Remarks by Ambassador Gene Cretz MCC Procurement Seminar Accra World Trade Center, 9:30 a.m.

Good morning.  I am thrilled to see so much interest in today’s event by both Ghanaian and U.S. companies.  This is a good sign that the second Millennium Challenge Corporation Compact will strengthen the partnership between Ghana and the U.S.  The companies sponsoring today’s program – representing both American and Ghanaian businesses – are already setting a great example of how U.S. and Ghanaian businesses can partner to improve lives and create greater economic opportunities.

The Millennium Challenge Corporation’s Second Compact with Ghana builds on an impressive track record under Compact One.  The citizens of Ghana are already seeing positive outcomes from that engagement with improved and diversified economic growth.  We can expect even more as MCC continues its commitment to make positive changes under this second Compact.

As you are likely aware, Compact 2 is a five-year program that will invest $498 million to transform the Ghanaian power sector, helping to create a financially and commercially viable power sector that will meet the country’s growing needs for power.  The Government of Ghana will contribute an additional $37 million, bringing the total investment to $535 million.  The Compact will focus on updating infrastructure, improving management and oversight, and increasing energy efficiency.

This Compact is a partnership that highlights the strong and growing relationship between the United States of America and the Republic of Ghana.  While the U.S. government will be bringing technical assistance and financial support to fund the Second Compact, the program will be run and managed by Ghanaians for Ghanaians.  We will have the pleasure of hearing today directly from Engineer Sarfo, the CEO of Ghana’s Millennium Development Authority.  It is his team that will manage the complex process of transforming a jointly developed aspiration into a reality.

I do want to highlight that our support of Ghana through MCC and MiDA is only one way that the U.S. and Ghana are partnering to improve access to electricity and development of the power sector.  The U.S. Embassy here in Accra manages a very active program under President Obama’s Power Africa initiative.  MCC’s efforts and its partnership with MiDA, in fact, are a real life manifestation of the work by our Embassy’s Power Africa team.  I know that the end result will be exactly what President Obama envisioned when he defined Power Africa as our efforts to provide light where currently there is darkness and the energy needed to lift people out of poverty.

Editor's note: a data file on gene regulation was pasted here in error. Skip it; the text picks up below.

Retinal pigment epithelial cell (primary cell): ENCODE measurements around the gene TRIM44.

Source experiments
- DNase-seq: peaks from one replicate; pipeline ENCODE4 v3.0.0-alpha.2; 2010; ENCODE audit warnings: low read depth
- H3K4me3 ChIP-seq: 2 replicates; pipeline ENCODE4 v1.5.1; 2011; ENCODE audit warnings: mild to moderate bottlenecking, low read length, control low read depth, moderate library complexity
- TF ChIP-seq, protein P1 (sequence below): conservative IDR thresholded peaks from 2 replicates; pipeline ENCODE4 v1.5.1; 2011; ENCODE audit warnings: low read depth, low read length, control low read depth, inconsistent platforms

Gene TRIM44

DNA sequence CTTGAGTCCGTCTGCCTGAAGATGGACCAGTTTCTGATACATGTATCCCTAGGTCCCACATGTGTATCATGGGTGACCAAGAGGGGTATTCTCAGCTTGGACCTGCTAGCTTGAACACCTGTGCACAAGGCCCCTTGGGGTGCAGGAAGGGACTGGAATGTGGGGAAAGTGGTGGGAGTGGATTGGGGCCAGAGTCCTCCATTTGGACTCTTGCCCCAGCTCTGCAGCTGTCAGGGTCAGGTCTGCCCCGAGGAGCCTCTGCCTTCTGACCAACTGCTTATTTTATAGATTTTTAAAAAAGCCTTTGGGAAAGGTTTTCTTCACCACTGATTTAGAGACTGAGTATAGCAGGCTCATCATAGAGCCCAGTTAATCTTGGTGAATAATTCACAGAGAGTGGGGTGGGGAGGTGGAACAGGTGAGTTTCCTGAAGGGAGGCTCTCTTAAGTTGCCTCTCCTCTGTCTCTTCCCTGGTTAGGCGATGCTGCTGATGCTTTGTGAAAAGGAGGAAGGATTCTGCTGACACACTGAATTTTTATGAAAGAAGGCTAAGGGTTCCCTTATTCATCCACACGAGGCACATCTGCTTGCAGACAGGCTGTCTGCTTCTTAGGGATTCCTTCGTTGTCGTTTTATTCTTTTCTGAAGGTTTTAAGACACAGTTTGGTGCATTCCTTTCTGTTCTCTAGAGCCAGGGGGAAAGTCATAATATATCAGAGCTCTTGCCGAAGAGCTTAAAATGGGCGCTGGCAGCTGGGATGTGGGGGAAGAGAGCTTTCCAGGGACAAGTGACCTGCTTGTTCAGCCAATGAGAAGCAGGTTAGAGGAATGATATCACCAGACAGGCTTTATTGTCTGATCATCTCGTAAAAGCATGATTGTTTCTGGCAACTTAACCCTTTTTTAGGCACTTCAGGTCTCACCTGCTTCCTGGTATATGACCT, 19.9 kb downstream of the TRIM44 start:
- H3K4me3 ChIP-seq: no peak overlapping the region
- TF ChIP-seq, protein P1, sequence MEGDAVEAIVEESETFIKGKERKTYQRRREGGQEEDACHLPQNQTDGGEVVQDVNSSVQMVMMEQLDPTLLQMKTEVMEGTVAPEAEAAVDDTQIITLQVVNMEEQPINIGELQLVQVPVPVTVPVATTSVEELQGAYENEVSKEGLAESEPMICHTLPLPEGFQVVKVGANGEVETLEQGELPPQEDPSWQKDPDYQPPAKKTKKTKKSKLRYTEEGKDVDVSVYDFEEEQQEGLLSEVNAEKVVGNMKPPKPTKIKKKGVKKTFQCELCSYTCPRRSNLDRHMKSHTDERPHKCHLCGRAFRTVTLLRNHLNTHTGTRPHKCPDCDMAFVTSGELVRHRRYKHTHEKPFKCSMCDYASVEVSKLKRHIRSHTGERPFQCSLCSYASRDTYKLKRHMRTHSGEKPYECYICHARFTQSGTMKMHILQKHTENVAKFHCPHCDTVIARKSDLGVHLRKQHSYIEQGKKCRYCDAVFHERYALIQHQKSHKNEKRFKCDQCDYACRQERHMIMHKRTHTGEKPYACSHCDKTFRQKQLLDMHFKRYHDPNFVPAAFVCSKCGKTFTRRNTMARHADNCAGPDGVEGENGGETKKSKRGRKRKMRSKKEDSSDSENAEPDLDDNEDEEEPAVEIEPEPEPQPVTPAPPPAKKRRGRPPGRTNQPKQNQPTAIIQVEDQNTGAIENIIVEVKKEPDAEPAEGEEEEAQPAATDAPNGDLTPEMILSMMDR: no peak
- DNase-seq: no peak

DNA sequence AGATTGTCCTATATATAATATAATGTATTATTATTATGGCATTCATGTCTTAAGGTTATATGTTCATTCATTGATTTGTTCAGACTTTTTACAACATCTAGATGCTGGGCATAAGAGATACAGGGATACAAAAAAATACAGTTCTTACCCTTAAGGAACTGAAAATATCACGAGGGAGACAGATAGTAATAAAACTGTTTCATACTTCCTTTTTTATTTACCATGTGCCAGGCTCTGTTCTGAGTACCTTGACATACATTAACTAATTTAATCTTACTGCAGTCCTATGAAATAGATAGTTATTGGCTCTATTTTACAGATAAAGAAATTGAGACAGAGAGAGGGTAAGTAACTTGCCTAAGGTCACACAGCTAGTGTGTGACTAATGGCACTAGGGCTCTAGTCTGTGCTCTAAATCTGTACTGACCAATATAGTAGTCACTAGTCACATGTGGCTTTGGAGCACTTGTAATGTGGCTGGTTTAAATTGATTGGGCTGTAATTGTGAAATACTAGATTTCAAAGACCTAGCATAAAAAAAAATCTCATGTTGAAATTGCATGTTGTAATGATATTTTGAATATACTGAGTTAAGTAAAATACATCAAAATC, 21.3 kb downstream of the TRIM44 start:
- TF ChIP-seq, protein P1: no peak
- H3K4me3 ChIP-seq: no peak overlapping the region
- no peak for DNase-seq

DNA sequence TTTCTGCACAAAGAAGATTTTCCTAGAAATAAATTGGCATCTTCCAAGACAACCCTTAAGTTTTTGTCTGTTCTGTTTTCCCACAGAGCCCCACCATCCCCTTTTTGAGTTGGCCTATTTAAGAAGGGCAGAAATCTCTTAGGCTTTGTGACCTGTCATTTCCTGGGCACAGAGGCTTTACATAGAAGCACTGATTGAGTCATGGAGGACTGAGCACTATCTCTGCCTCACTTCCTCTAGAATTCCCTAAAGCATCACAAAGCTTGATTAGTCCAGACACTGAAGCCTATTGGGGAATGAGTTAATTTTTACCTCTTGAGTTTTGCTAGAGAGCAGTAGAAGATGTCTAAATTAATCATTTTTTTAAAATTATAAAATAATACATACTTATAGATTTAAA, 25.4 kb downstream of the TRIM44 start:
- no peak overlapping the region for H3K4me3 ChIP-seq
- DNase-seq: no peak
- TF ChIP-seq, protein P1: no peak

As one of the initial Power Africa focus countries, Ghana is receiving support from a wide range of U.S. government agencies, ranging from USAID to our Export Import Bank.  I understand that we are beginning to see progress on some of the projects that are an outcome of the White House’s focus on increasing access to power in Sub-Saharan Africa.

In the coming months and years we will see power projects come online here in Ghana that received support from our team at the critical early stages of development.  An example is the CenPower generation projectwhich reached financial close in November 2014.  This 340 MW Independent Power Project (IPP) is just breaking ground now near Tema.  Another project that had significant Power Africa technical assistance is Ghana’s First Electricity from Domestic Gas.  In November 2014, Power Africa advisors worked with the Energy Commission, the then Ghana National Gas Company and an independent consultant on a “Pre Start-up Health Safety and Environmental Readiness Review” of the Western Corridor Gas Infrastructure, including the gas processing plant at Atuabo.  The review enabled an offshore gas pipeline tie-in at the Jubilee field and for gas to flow to commission the gas processing plant.  On November 10, the Volta Rover Authority (VRA) reported production of “First Electricity” from Ghana’s domestic gas.  VRA’s power plants at Aboadze are now running mainly on domestic gas.

These projects will quite literally fuel economic development by increasing power capacity and reducing electricity costs.

It is important that I highlight another facet of our efforts under Power Africa. Our partners within the Ghanaian government rightly recognize that the key to a sustainable power sector is private investment.  I know that the United States – the largest source of Ghana’s inbound foreign direct investment – will play a critical role as the home of some of the world’s leading energy firms.

Already many great American companies are moving forward on key investments in Ghana’s power sector.  We are already beginning to see the initial impact of these investments; and there is much more to come soon.  Examples are General Electric, Endeavor and Excelerate which are negotiating with the Government of Ghana on the Ghana 1000 integrated fuel-to-power transaction.  We expect more to follow as Ghana takes the necessary steps to build private sector confidence for investments in energy and power in Ghana.

As always, the local Ghanaian partners of our American investors will play a critical role in the success of these projects.

Thank you again for attending today.  This is one of the first very important steps as Compact 2 gets underway.  I will be watching closely and expect great partnerships between American and Ghanaian companies will come out of our efforts here today and joint efforts with MiDA over the next five years.